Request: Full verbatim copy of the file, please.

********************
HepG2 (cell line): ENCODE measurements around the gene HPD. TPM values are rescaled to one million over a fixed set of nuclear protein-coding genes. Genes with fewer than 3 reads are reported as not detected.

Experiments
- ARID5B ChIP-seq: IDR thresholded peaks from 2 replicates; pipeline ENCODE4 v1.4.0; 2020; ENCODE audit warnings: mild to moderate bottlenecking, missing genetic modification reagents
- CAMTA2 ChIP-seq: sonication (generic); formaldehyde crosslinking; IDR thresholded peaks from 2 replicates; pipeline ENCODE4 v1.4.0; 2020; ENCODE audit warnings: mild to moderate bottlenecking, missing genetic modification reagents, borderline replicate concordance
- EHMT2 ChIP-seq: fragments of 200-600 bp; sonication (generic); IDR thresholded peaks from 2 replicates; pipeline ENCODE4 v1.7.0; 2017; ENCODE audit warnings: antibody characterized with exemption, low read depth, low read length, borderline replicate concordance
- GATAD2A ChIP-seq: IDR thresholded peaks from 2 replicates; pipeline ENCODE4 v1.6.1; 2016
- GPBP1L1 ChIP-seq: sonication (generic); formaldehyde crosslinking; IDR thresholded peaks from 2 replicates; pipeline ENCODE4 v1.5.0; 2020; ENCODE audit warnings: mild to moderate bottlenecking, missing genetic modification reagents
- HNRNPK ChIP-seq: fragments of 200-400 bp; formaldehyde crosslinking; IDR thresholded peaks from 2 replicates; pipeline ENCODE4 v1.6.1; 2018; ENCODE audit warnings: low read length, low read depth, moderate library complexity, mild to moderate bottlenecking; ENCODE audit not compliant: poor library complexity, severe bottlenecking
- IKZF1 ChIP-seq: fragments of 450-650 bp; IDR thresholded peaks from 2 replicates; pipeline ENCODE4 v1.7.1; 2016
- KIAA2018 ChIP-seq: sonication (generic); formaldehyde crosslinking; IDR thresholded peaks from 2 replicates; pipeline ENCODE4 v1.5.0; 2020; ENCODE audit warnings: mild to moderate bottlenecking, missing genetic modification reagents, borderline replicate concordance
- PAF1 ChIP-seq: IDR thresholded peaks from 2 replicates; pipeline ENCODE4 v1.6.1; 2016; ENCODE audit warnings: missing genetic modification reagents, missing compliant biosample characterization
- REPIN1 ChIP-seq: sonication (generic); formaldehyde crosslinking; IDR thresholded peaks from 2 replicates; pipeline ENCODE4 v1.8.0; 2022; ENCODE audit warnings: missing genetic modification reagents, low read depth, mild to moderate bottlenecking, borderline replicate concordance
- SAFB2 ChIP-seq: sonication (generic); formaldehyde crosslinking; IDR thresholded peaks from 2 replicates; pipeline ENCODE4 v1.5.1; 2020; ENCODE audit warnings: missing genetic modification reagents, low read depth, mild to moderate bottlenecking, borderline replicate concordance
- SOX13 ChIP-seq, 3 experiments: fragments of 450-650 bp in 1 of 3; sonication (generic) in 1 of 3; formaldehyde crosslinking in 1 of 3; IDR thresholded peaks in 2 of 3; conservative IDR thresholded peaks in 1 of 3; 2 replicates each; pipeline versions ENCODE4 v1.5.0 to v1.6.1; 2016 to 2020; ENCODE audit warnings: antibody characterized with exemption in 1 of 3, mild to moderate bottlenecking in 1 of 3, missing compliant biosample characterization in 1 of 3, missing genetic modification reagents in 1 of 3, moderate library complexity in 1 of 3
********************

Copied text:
HepG2 (cell line): ENCODE measurements around the gene HPD. TPM values are rescaled to one million over a fixed set of nuclear protein-coding genes. Genes with fewer than 3 reads are reported as not detected.

Experiments
- ARID5B ChIP-seq: IDR thresholded peaks from 2 replicates; pipeline ENCODE4 v1.4.0; 2020; ENCODE audit warnings: mild to moderate bottlenecking, missing genetic modification reagents
- CAMTA2 ChIP-seq: sonication (generic); formaldehyde crosslinking; IDR thresholded peaks from 2 replicates; pipeline ENCODE4 v1.4.0; 2020; ENCODE audit warnings: mild to moderate bottlenecking, missing genetic modification reagents, borderline replicate concordance
- EHMT2 ChIP-seq: fragments of 200-600 bp; sonication (generic); IDR thresholded peaks from 2 replicates; pipeline ENCODE4 v1.7.0; 2017; ENCODE audit warnings: antibody characterized with exemption, low read depth, low read length, borderline replicate concordance
- GATAD2A ChIP-seq: IDR thresholded peaks from 2 replicates; pipeline ENCODE4 v1.6.1; 2016
- GPBP1L1 ChIP-seq: sonication (generic); formaldehyde crosslinking; IDR thresholded peaks from 2 replicates; pipeline ENCODE4 v1.5.0; 2020; ENCODE audit warnings: mild to moderate bottlenecking, missing genetic modification reagents
- HNRNPK ChIP-seq: fragments of 200-400 bp; formaldehyde crosslinking; IDR thresholded peaks from 2 replicates; pipeline ENCODE4 v1.6.1; 2018; ENCODE audit warnings: low read length, low read depth, moderate library complexity, mild to moderate bottlenecking; ENCODE audit not compliant: poor library complexity, severe bottlenecking
- IKZF1 ChIP-seq: fragments of 450-650 bp; IDR thresholded peaks from 2 replicates; pipeline ENCODE4 v1.7.1; 2016
- KIAA2018 ChIP-seq: sonication (generic); formaldehyde crosslinking; IDR thresholded peaks from 2 replicates; pipeline ENCODE4 v1.5.0; 2020; ENCODE audit warnings: mild to moderate bottlenecking, missing genetic modification reagents, borderline replicate concordance
- PAF1 ChIP-seq: IDR thresholded peaks from 2 replicates; pipeline ENCODE4 v1.6.1; 2016; ENCODE audit warnings: missing genetic modification reagents, missing compliant biosample characterization
- REPIN1 ChIP-seq: sonication (generic); formaldehyde crosslinking; IDR thresholded peaks from 2 replicates; pipeline ENCODE4 v1.8.0; 2022; ENCODE audit warnings: missing genetic modification reagents, low read depth, mild to moderate bottlenecking, borderline replicate concordance
- SAFB2 ChIP-seq: sonication (generic); formaldehyde crosslinking; IDR thresholded peaks from 2 replicates; pipeline ENCODE4 v1.5.1; 2020; ENCODE audit warnings: missing genetic modification reagents, low read depth, mild to moderate bottlenecking, borderline replicate concordance
- SOX13 ChIP-seq, 3 experiments: fragments of 450-650 bp in 1 of 3; sonication (generic) in 1 of 3; formaldehyde crosslinking in 1 of 3; IDR thresholded peaks in 2 of 3; conservative IDR thresholded peaks in 1 of 3; 2 replicates each; pipeline versions ENCODE4 v1.5.0 to v1.6.1; 2016 to 2020; ENCODE audit warnings: antibody characterized with exemption in 1 of 3, mild to moderate bottlenecking in 1 of 3, missing compliant biosample characterization in 1 of 3, missing genetic modification reagents in 1 of 3, moderate library complexity in 1 of 3